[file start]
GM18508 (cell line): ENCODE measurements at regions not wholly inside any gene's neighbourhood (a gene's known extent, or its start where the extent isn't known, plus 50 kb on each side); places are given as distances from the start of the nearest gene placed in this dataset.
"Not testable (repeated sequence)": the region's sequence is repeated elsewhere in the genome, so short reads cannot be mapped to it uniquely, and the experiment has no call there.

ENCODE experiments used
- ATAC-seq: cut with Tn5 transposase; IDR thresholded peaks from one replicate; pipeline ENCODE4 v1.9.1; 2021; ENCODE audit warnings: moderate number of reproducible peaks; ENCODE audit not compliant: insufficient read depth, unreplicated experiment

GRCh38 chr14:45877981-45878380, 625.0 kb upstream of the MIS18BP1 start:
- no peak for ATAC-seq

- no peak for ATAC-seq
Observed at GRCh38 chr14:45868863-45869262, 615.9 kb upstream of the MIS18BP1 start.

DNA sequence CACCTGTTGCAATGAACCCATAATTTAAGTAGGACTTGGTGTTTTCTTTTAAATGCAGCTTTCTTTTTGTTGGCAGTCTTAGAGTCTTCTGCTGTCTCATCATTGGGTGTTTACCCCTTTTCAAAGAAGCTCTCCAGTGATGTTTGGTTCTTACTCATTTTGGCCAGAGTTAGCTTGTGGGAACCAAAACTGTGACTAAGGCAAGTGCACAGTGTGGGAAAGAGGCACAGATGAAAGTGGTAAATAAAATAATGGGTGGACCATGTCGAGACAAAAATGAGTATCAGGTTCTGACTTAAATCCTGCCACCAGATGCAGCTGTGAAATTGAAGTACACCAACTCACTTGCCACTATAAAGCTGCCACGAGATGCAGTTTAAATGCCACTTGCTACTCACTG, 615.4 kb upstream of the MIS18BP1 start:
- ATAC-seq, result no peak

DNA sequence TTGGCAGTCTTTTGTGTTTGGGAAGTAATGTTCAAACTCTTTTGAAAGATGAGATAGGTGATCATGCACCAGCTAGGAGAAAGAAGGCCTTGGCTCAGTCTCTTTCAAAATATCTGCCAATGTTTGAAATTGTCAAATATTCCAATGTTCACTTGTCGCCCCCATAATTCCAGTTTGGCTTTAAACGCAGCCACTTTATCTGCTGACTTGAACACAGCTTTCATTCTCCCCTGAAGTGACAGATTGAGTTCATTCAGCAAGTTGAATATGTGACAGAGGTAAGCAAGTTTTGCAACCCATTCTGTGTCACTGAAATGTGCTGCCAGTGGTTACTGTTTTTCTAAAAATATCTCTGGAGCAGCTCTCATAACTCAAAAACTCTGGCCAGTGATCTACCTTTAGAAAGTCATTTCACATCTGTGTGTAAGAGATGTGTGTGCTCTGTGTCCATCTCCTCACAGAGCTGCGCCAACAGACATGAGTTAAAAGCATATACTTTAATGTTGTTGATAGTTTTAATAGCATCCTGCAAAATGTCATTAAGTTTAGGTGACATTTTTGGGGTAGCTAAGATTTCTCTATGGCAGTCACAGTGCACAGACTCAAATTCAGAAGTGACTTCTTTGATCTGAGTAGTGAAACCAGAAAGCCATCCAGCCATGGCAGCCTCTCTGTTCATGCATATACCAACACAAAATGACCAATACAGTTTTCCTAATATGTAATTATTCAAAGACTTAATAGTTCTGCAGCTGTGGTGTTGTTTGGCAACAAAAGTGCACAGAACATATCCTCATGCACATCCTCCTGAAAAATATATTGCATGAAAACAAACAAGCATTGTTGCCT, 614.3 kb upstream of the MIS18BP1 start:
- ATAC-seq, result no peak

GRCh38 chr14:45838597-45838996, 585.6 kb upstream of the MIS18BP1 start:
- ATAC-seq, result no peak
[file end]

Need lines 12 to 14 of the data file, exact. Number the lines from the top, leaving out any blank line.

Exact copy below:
- ATAC-seq, result no peak

GRCh38 chr14:45838597-45838996, 585.6 kb upstream of the MIS18BP1 start:
- ATAC-seq, result no peak